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Table Of Contents  The TCP/IP Guide
 9  TCP/IP Application Layer Protocols, Services and Applications (OSI Layers 5, 6 and 7)
      9  TCP/IP Key Applications and Application Protocols
           9  TCP/IP File and Message Transfer Applications and Protocols (FTP, TFTP, Electronic Mail, USENET, HTTP/WWW, Gopher)
                9  TCP/IP World Wide Web (WWW, "The Web") and the Hypertext Transfer Protocol (HTTP)
                     9  TCP/IP Hypertext Transfer Protocol (HTTP)
                          9  HTTP Features, Capabilities and Issues

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HTTP Proxy Servers and Proxying
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HTTP State Management Using "Cookies"
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HTTP Security and Privacy
(Page 2 of 2)

Security and Privacy Concerns and Issues

Both RFC 2616 and 2617 also address some of the specific security concerns and threats that can potentially affect HTTP clients and servers. These include actions such as spoofing, counterfeit servers, replay attacks and much more. One concern addressed is the potential for “man-in-the-middle” attacks, where an attacker interposes between the client and server. Since proxies are inherently “men in the middle”, they represent a security concern in this area. The same authentication methods used for servers can also be applied to authentication with proxies. The Proxy-Authenticate and Proxy-Authorization headers are used instead of WWW-Authenticate and Authorization.

The standards also discuss a number of privacy issues. Some that are worthy of note:

  • Handling of Sensitive Information: The HTTP protocol can carry any type of information, and it does not inherently protect the privacy of data in HTTP message entities. To ensure the privacy of sensitive information, other techniques must be used (which we will discuss shortly).

  • Privacy of Information in URLs: One issue that sometimes arises in HTTP is that poorly-designed Web sites may inadvertently encode private information into URLs. These URLs may be recorded in Web logs, where they could fall into the hands of people who could abuse them. An example of this would be a Web site that submits a user login and password to a server by encoding them as parameters of a GET request such as this:
GET http://www.somesite.com/login?name=xxx&password=yyy”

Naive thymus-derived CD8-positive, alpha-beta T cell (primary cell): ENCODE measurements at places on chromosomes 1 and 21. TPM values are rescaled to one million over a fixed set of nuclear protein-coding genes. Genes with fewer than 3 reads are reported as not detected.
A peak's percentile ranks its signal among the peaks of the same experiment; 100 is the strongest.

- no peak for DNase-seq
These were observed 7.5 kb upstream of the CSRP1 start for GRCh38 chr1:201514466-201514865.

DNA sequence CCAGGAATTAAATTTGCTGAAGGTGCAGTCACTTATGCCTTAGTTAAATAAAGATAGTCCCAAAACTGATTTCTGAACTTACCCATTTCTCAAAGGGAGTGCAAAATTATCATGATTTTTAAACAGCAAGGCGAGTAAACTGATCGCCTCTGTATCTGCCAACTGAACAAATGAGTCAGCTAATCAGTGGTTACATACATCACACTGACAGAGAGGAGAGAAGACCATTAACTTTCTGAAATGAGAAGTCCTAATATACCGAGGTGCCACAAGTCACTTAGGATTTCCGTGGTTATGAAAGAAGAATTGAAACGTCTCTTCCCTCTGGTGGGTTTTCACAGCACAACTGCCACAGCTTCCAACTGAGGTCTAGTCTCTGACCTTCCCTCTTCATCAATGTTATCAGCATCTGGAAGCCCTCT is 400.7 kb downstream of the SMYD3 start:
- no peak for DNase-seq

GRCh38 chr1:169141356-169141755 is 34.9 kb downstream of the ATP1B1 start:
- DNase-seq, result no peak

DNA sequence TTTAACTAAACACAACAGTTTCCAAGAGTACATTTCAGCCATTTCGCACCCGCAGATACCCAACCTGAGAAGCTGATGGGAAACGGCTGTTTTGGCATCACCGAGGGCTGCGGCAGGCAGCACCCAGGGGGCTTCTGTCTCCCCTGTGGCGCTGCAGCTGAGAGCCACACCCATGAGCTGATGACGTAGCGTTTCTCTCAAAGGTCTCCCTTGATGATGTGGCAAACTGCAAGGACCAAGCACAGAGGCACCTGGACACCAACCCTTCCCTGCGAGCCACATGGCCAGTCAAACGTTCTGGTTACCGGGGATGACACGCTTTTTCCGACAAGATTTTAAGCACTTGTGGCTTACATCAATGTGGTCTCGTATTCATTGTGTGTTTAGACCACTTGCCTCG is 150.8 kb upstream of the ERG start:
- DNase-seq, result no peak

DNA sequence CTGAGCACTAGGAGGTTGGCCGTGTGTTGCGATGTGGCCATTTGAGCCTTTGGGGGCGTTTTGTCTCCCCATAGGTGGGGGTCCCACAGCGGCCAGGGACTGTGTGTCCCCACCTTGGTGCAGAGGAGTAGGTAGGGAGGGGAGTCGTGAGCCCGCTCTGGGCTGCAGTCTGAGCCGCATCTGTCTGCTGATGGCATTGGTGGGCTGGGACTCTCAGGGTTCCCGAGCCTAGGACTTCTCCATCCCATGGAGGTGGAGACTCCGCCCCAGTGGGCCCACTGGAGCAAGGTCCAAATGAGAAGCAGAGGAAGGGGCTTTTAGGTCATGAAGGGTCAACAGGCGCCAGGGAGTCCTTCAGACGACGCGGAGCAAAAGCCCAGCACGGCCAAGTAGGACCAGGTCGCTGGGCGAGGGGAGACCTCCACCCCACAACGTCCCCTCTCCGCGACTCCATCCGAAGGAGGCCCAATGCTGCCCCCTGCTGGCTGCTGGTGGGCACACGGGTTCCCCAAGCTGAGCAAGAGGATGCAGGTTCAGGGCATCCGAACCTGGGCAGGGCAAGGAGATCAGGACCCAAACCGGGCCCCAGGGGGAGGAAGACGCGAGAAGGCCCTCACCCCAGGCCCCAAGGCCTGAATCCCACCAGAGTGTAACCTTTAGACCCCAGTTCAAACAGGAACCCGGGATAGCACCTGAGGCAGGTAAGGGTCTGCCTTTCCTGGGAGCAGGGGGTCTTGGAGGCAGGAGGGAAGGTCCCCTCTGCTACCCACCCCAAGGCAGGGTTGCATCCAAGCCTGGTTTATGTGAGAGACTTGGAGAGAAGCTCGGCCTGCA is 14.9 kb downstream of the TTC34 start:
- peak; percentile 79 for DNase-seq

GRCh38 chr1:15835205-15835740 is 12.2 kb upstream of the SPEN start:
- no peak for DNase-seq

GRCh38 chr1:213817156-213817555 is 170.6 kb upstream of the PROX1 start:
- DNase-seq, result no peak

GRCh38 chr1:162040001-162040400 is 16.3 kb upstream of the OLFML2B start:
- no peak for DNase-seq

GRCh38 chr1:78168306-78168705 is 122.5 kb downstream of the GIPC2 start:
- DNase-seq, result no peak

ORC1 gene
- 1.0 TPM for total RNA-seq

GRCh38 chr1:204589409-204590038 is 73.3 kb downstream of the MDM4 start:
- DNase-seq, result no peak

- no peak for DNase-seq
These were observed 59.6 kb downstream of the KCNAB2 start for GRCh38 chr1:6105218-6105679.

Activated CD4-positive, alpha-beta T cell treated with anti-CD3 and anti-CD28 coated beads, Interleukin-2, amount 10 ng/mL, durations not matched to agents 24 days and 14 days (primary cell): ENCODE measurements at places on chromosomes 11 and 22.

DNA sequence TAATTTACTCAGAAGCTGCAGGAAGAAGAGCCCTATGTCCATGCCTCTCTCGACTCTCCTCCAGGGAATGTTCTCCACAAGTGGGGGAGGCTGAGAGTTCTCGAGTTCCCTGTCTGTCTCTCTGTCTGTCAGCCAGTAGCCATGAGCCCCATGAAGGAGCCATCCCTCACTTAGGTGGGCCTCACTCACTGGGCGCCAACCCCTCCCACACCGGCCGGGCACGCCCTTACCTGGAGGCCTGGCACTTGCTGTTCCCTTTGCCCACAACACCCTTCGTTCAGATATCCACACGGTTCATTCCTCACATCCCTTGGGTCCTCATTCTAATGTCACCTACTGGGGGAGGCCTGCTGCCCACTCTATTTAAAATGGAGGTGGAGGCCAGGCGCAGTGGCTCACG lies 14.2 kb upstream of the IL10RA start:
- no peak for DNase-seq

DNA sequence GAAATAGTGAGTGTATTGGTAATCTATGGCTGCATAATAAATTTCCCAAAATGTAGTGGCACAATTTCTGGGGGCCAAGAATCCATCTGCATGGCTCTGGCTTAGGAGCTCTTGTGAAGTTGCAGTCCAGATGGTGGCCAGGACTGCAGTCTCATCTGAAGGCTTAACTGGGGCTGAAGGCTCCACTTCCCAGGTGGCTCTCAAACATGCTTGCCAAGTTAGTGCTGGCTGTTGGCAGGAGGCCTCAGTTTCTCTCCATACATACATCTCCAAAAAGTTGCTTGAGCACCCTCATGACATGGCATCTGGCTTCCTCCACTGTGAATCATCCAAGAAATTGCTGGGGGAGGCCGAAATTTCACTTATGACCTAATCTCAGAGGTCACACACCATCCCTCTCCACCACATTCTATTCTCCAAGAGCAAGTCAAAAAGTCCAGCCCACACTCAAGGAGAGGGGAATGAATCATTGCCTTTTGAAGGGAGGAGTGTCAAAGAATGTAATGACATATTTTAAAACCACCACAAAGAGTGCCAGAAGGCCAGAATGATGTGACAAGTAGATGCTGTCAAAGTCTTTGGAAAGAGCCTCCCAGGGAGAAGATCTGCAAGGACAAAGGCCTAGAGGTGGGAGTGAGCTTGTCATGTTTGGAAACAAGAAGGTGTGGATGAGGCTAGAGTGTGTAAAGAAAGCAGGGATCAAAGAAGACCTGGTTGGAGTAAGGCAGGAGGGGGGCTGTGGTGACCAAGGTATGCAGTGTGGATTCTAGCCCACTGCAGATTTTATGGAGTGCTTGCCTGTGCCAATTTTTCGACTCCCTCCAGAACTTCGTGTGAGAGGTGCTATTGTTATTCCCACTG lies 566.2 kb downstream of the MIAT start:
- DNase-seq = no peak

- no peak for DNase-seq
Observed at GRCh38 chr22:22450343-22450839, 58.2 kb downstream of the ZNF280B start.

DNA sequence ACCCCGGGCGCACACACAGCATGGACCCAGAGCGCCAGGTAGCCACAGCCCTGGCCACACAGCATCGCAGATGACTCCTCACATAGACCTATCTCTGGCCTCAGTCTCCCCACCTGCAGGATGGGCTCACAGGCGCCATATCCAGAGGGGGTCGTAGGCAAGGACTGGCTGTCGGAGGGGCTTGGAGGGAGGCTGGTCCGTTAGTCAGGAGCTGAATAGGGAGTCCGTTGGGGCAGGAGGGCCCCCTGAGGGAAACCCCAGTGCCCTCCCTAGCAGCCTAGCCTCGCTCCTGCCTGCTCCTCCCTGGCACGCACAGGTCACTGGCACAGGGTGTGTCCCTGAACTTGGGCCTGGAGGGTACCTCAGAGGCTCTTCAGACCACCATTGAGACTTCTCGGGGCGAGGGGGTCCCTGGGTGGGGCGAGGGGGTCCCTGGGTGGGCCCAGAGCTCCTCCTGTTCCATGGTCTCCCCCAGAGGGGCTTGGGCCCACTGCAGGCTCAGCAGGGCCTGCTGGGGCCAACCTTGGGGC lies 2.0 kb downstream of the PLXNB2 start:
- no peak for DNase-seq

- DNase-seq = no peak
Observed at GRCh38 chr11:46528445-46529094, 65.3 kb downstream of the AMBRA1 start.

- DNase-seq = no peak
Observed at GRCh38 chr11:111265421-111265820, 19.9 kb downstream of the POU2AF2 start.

The POST method should be used instead for this sort of functionality, because it transmits its data in the body of the message instead of putting it into the URL.
  • Private Information in Accept Headers: While this may seem strange at first, it is possible that private information about the user could be transmitted through the use of certain “Accept-” headers used for content negotiation. For example, some users might not want others to know what languages they speak, so they may be concerned about who looks at the Accept-Language header.

  • Information Obtained From the Referer Header: The Referer [sic] request header is a double-edged sword; it can be very useful to those who operate Web sites because it lets them see the sources of links to their resources. At the same time, it can be abused by those who might employ it to study users’ Web access patterns. There are also potential privacy issues that the HTTP standard raises. For example, a user might not want the name of a private document that references a public Web page to be transmitted in a Referer header.
Methods for Ensuring Privacy in HTTP

As mentioned earlier, HTTP does not include any mechanism to protect the privacy of transmitted documents or messages. There are two different methods by which this is normally accomplished. The simplest way is to encrypt the resource on the server and supply valid decryption keys only to authorized users; even if the entire message is intercepted, the entity itself will still be secured. The level of protection here depends on the quality of the encryption.

Another more common method is to use an “add-on” protocol designed specifically to ensure the privacy of HTTP transactions. The one often used today is called Secure Sockets Layer (SSL). Servers employ SSL to protect sensitive resources, such as those associated with financial transactions. They are accessed by using the URL scheme “https” rather than “http” in a Web browser that supports the protocol. SSL was originally developed by Netscape and is now widely used across the World Wide Web.


Previous Topic/Section
HTTP Proxy Servers and Proxying
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Next Page
HTTP State Management Using "Cookies"
Next Topic/Section

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Version 3.0 - Version Date: September 20, 2005

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